The official blog of Abacus Group — a place to share our knowledge and thoughts on trends in recruiting

December 20, 2011

Assessing and Asserting Your Market Value

Assessing and asserting your monetary value in the marketplace is a crucial component of any job search. In addition to the role itself and your cultural fit within the organization, compensation must be considered. Ignoring any one of these elements can lead to job dissatisfaction and impede long-term career growth. In particular, failing to formulate realistic compensation targets can significantly limit your ability to effectively negotiate salary and stay competitive in the market. Professionals must establish and defend practical compensation goals in their search for new job opportunities.

In order to accelerate the job search process, a candidate must have a strong understanding of his or her market value. There are many ways to estimate this, including both external research and personal evaluation. First, professionals should frequently examine postings of local jobs for which they qualify. In many cases, job descriptions include the salary ranges being offered, which provide concrete expectations for candidates. Professionals can also utilize online analytical tools that generate approximate ranges, such as, which considers one’s job title, responsibilities, years of experience and professional certifications in determining estimated salaries. Candidates should also consider factors that can possibly decrease their market value, such as extended periods of unemployment. “Employers typically make the assumption that a candidate has a greater motivation to take a job (even at a lower salary) if they don’t currently have a job,” >explains Phil Rosenberg of ReCareered.

After determining one’s individual market value, a candidate can apply his or her findings to the job search process. Since salary ranges are typically cited in job postings, candidates can exclude positions that fall short of their targets. Yet despite the advantage of knowing the approximate salary range being offered for a role in advance, the exact compensation cannot be ascertained until after the interview process is completed. In the event that the hiring manager’s offer falls below the candidate’s salary standard, the candidate may request that his or her market value be taken into consideration. Such negotiations must be pursued carefully and respectfully, however; asking for an unreasonable increase might destroy the offer altogether. Requesting an increase that is in line with what the market is paying, with supporting evidence of one’s value, is a rational approach. Candidates should always find out as much as possible about the opportunities for advancement and ancillary benefits before flatly rejecting any offer.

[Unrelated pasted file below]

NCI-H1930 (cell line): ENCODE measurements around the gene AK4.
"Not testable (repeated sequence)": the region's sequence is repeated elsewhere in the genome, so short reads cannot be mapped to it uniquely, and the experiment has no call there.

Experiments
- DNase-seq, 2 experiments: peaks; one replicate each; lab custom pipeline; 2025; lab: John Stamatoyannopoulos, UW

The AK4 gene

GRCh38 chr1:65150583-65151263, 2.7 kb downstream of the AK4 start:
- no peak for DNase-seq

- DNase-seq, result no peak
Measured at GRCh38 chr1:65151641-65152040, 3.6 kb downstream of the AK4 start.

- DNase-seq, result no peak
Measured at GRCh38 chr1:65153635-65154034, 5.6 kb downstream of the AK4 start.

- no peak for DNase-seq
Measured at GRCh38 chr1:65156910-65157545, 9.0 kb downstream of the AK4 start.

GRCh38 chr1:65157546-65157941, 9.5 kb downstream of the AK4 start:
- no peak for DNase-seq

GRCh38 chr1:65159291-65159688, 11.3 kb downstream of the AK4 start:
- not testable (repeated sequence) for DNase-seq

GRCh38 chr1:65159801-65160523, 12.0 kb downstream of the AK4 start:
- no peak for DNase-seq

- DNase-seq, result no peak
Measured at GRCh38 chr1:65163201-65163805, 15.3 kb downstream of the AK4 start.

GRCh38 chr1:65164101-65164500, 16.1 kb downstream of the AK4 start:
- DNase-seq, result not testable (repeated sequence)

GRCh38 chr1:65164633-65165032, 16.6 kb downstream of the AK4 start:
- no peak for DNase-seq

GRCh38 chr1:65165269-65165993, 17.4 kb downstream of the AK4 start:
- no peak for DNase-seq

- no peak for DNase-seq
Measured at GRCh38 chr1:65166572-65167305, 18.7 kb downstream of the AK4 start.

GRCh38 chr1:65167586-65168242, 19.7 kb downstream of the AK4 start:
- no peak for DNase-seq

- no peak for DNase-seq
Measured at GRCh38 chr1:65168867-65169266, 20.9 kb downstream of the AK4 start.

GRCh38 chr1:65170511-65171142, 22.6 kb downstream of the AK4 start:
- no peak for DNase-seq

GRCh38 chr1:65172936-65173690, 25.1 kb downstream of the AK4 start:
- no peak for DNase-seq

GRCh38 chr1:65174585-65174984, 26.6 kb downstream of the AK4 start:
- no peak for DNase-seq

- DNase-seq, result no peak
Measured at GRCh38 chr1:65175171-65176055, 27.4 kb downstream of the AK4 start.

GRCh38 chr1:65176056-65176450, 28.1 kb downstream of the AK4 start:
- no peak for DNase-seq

In many cases, employers are simply unable to fulfill a candidate’s compensation expectations. Final offers are often impacted by economic conditions and budgetary constraints within the organization, rather than the belief that the candidate is undeserving of a certain salary.  Assessing and asserting one’s market value is certainly important, but, ultimately, many candidates will miss their marks. The remaining challenge for professionals, then, is to strike a balance between desired compensation and what a hiring manager is prepared to offer.

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